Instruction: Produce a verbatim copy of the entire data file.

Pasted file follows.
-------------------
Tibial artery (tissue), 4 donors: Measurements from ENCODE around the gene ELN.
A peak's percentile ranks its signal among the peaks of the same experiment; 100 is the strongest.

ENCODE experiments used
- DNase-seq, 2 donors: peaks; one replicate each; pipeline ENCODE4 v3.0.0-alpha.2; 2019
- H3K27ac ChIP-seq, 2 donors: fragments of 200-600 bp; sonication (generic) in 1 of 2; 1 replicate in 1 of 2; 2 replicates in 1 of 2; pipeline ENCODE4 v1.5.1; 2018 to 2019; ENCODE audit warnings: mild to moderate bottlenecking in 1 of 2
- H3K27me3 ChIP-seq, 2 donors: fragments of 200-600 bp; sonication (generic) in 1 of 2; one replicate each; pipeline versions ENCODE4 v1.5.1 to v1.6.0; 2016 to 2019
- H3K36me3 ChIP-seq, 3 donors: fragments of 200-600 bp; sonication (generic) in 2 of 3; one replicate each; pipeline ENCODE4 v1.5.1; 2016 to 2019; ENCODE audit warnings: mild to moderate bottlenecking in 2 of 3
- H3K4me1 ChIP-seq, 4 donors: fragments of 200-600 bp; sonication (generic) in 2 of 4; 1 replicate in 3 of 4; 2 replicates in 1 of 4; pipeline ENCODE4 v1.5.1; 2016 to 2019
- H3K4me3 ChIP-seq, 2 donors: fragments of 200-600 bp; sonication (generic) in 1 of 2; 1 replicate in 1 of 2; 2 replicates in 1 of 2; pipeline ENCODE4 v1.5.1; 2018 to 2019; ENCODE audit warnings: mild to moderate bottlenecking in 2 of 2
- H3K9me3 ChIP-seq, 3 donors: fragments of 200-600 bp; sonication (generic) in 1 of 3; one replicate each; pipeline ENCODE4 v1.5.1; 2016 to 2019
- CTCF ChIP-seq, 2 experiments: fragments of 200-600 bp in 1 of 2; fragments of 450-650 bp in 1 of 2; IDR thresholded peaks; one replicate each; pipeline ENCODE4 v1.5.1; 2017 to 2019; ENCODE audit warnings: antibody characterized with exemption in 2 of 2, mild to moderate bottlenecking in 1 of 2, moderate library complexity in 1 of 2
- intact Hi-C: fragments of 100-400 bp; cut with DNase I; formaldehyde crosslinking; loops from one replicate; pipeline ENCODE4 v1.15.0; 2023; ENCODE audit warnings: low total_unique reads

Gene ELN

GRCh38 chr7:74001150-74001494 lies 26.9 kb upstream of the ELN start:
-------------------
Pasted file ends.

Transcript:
Tibial artery (tissue), 4 donors: Measurements from ENCODE around the gene ELN.
A peak's percentile ranks its signal among the peaks of the same experiment; 100 is the strongest.

ENCODE experiments used
- DNase-seq, 2 donors: peaks; one replicate each; pipeline ENCODE4 v3.0.0-alpha.2; 2019
- H3K27ac ChIP-seq, 2 donors: fragments of 200-600 bp; sonication (generic) in 1 of 2; 1 replicate in 1 of 2; 2 replicates in 1 of 2; pipeline ENCODE4 v1.5.1; 2018 to 2019; ENCODE audit warnings: mild to moderate bottlenecking in 1 of 2
- H3K27me3 ChIP-seq, 2 donors: fragments of 200-600 bp; sonication (generic) in 1 of 2; one replicate each; pipeline versions ENCODE4 v1.5.1 to v1.6.0; 2016 to 2019
- H3K36me3 ChIP-seq, 3 donors: fragments of 200-600 bp; sonication (generic) in 2 of 3; one replicate each; pipeline ENCODE4 v1.5.1; 2016 to 2019; ENCODE audit warnings: mild to moderate bottlenecking in 2 of 3
- H3K4me1 ChIP-seq, 4 donors: fragments of 200-600 bp; sonication (generic) in 2 of 4; 1 replicate in 3 of 4; 2 replicates in 1 of 4; pipeline ENCODE4 v1.5.1; 2016 to 2019
- H3K4me3 ChIP-seq, 2 donors: fragments of 200-600 bp; sonication (generic) in 1 of 2; 1 replicate in 1 of 2; 2 replicates in 1 of 2; pipeline ENCODE4 v1.5.1; 2018 to 2019; ENCODE audit warnings: mild to moderate bottlenecking in 2 of 2
- H3K9me3 ChIP-seq, 3 donors: fragments of 200-600 bp; sonication (generic) in 1 of 3; one replicate each; pipeline ENCODE4 v1.5.1; 2016 to 2019
- CTCF ChIP-seq, 2 experiments: fragments of 200-600 bp in 1 of 2; fragments of 450-650 bp in 1 of 2; IDR thresholded peaks; one replicate each; pipeline ENCODE4 v1.5.1; 2017 to 2019; ENCODE audit warnings: antibody characterized with exemption in 2 of 2, mild to moderate bottlenecking in 1 of 2, moderate library complexity in 1 of 2
- intact Hi-C: fragments of 100-400 bp; cut with DNase I; formaldehyde crosslinking; loops from one replicate; pipeline ENCODE4 v1.15.0; 2023; ENCODE audit warnings: low total_unique reads

Gene ELN

GRCh38 chr7:74001150-74001494 lies 26.9 kb upstream of the ELN start: